The main draw of these components is their performance. Since the transforms take both source and destination tables into memory, they are able to do fast in-memory comparisons, without multiple queries to the destination server. They also provide additional functionality over the SCD transform, such as detecting deleted rows, and can be easier to maintain because all of the logic is contained within a single component.

However, bringing in both the source and destination dimension tables means that you’re doing a full table scan of the destination (and typically the source, as well). Since the data fow does not end until all sources are done reading their rows, the entire destination dimension will be read, even if you are only processing a small number of changed source rows. Although the third-party components will perform well in many cases, you should consider if they will be ideal for your scenario.

Merge Pattern

SQL Server 2008 introduced support for the T-SQL MERGE statement. This statement will perform insert, update, and delete operations on a destination table based on the results of a join with a source table. It is very efficient and provides a good alternative for SCD processing.

Image Note  For more information about MERGE, please see the Books Online entry “Using MERGE in Integration Services Packages” at http://technet.microsoft.com/en-us/library/cc280522.aspx.

There are three steps to using MERGE from within SSIS:

1.    Stage the data in a data flow.

2.    Optimize the staging table (optional).

3.    Run the MERGE statement(s) using an Execute SQL task.

MERGE allows a single statement to be run when it detects a row has been updated (“matched” using the MERGE terminology) and when a row is new (“not matched”). Since Type 1 and Type 2 changes require different types of processing, we’ll use two MERGE statements to complete the SCD processing (as shown in Figure 13-7).


Figure 13-7. Control flow for the Merge pattern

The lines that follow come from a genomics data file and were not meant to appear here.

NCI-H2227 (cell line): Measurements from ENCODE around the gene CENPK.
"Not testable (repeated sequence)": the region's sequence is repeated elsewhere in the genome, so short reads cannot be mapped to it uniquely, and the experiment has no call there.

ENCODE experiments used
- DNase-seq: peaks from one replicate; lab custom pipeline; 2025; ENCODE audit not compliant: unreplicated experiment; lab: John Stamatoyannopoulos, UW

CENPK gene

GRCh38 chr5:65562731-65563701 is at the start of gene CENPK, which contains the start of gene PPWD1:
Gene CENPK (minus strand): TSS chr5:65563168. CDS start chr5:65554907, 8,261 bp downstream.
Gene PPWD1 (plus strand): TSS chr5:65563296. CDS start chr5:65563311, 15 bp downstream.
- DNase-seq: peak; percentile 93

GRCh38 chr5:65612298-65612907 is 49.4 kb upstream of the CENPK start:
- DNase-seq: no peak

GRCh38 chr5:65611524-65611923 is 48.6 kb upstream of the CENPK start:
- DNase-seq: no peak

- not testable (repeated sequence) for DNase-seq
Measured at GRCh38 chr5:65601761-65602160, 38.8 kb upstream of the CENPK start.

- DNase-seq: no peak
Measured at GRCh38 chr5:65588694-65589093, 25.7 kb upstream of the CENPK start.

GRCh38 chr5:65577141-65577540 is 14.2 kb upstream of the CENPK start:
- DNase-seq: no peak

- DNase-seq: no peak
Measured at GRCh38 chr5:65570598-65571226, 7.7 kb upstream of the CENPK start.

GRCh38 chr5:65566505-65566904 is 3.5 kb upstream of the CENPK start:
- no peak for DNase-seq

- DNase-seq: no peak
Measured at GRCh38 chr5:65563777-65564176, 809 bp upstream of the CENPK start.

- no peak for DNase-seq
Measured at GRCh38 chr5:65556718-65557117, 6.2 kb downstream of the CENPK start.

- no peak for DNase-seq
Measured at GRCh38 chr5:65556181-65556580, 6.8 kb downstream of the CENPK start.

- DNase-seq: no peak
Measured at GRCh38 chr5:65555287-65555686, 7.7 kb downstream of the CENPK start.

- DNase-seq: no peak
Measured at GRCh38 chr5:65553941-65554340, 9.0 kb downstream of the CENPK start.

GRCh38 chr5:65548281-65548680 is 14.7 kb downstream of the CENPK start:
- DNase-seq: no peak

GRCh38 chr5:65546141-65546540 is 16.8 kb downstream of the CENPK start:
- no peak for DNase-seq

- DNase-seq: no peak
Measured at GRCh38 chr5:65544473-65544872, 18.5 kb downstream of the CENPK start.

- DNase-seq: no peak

Handling Type 1 Changes

Listing 13-1 shows the first MERGE statement we’ll run to update all of our Type 1 columns in the destination table. The ON ( ) section specifies the keys that we’ll be matching on (in this case, the business key for the table). In the WHEN MATCHED section, we include DEST.EndDate is NULL to ensure that we are only updating the current record (this is optional—in many cases, you do want to update all records and not just the current one). The THEN UPDATE section contains the list of our Type 1 columns that we want to update.

Listing 13-1. MERGE Statement for Type 1 Columns

USING [Staging] AS SRC
ON (
        DEST.ProductAlternateKey = SRC.ProductAlternateKey
WHEN MATCHED AND DEST.EndDate is NULL -- update the current record
         DEST.[ArabicDescription] = SRC.ArabicDescription
        ,DEST.[ChineseDescription] = SRC.ChineseDescription
        ,DEST.[EnglishDescription] = SRC.EnglishDescription
        ,DEST.[FrenchDescription] = SRC.FrenchDescription
        ,DEST.[GermanDescription] = SRC.GermanDescription
        ,DEST.[HebrewDescription] = SRC.HebrewDescription
        ,DEST.[JapaneseDescription] = SRC.JapaneseDescription
        ,DEST.[ThaiDescription] = SRC.ThaiDescription
        ,DEST.[TurkishDescription] = SRC.TurkishDescription
        ,DEST.[ReorderPoint] = SRC.ReorderPoint
        ,DEST.[SafetyStockLevel] = SRC.SafetyStockLevel

Handling Type 2 Changes

Since the MERGE statement allows a single statement for each action, updating Type 2 columns is a little more challenging. Remember, for Type 2 changes, you need to perform two operations: 1) mark the current record as expired, and 2) insert the new record as current. To accomplish this, you’ll use the MERGE statement inside of a FROM clause and use its OUTPUT to feed an INSERT INTO statement (as shown in Listing 13-2).

Listing 13-2. MERGE Statement for Type 2 Columns

INSERT INTO [DimProduct] ([ProductAlternateKey],[ListPrice],[EnglishDescription],[StartDate])
SELECT [ProductAlternateKey],[ListPrice],[EnglishDescription],[StartDate]
        MERGE INTO [DimProduct] AS FACT
        USING [Staging] AS SRC
        ON ( FACT.ProductAlternateKey = SRC.ProductAlternateKey )
                ,GETDATE()      -- StartDate
                ,NULL           -- EndDate
        OUTPUT $Action Action_Out
                ,GETDATE() StartDate


There are many ways to process SCDs in SSIS. Although the built-in SCD transform can get you up and running quickly, it may not perform as well as the alternatives. You may prefer using the Merge pattern due to its overall performance, but having to maintain the SQL statements may be an inhibitor in the long run. If you prefer a visual designer experience, consider trying one of the third-party component options.

Table 13-2 summarizes the advantages and disadvantages described in this chapter.

Table 13-2. Slowly Changing Dimension Processing Patterns


Use For

Slowly Changing Dimension transform

Quick prototyping

Processing a small number of rows

Very large dimensions

Third-party components

Full or historical dimension loads

Small-medium sized dimensions

Non–SQL Server destinations

Merge pattern

Best overall performance

Cases in which you don’t mind hand-crafting SQL statements